Viral particles, such as tobacco mosaic virus (TMV) and M13 phage, have received significant attention recently for their potential to serve as nanotemplates to direct the growth of secondary structures for various sensing, energy harvesting, and photonic devices. Developing processing techniques that not only efficiently yield large-area (>cm2) controlled thickness (<1 virus) films from very small amounts of initial solution (uL), but also enable facile micron scale patterning with controlled orientation of the anisotropic virus, are critical for continued development of these technologies. Here in, convective assembly is developed to generate large (several centimeter), well ordered, Tobacco Mosaic Virus (TMV) films using only several micro liters of solution. A combination of convection, solvent evaporation rate, blade velocity, and wetting behavior influence both the local concentration at the drying front as well as the shear force applied to the particles during assembly. This interplay of conditions provides control of the thickness of the resulting films, as well as the local orientation of the virus particles. The relationship between solution concentration, applied shear, and morphology are correlated to theoretical predictions made by Forest et al. on a processing map for rod-like lyotropic LC polymers. From this framework, micro- and nano-scale patterning of the TMV is demonstrated using underlying patterns of different surface energies (chemotacty) to control contact line dewetting. AFM analysis shows the local orientation of the TMV depends on the relative orientation between the long-axis of the pattern features and the convective assembly direction. Once assembled with a prescribed orientation with regard to the underlying pattern, the TMV may be used as a template for further material deposition, such as electroless metallization or vapor phase deposition. In summary, convective assembly provides a viable route for the facile construction of large area viral films where the morphological features of the film are dictated by processing conditions and well-established surface patterning techniques.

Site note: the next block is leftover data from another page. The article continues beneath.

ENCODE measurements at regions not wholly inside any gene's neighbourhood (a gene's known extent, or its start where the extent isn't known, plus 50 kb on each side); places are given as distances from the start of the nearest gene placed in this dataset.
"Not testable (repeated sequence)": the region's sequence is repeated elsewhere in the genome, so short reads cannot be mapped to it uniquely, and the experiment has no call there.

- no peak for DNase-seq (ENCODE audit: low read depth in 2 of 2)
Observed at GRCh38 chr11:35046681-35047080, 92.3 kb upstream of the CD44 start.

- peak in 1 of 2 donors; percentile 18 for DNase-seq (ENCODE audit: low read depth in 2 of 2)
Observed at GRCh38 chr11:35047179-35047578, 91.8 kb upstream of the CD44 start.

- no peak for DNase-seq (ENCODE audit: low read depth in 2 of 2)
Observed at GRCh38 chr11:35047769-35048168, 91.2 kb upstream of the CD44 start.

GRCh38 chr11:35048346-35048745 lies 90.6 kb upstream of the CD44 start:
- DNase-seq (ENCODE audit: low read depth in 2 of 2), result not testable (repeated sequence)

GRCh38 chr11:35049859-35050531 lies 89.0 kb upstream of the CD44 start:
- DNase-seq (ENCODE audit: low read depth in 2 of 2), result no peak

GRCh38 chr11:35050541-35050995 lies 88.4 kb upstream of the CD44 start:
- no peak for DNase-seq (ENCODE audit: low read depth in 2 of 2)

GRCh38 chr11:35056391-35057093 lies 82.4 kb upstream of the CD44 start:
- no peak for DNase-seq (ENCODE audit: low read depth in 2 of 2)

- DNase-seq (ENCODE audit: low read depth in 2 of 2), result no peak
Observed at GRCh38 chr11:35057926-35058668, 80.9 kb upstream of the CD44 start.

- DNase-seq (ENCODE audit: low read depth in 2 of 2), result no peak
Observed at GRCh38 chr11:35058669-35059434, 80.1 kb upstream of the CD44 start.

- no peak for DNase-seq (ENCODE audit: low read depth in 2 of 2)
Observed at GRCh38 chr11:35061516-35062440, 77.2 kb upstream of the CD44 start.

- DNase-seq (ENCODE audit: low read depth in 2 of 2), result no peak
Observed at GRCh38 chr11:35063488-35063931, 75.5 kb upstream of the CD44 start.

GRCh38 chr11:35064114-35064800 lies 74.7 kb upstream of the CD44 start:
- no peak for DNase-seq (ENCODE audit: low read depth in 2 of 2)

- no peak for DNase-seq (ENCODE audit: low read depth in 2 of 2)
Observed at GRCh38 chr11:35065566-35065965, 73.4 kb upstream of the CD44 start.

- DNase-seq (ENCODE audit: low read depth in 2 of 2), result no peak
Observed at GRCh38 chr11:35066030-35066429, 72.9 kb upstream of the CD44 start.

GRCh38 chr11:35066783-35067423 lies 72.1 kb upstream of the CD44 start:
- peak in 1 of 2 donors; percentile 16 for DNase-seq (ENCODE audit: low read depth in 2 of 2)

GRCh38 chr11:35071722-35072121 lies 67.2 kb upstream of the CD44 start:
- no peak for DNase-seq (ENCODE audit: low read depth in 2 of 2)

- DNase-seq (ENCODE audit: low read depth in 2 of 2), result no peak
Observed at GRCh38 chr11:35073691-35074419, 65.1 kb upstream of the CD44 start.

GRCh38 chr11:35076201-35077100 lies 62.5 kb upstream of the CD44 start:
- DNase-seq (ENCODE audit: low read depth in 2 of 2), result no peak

12:45 PM - A6.12
Nonlinear Propagation of White Light in a Free-radical Polymerization System.
Kalaichelvi Saravanamuttu 1 , Kailash Kasala 1 , Ana Villafranca 1 Show Abstract
1 Chemistry, McMaster University, Hamilton, Ontario, Canada
Wednesday PM, November 29, 2006
Room 203 (Hynes)
2:30 PM - **A7.1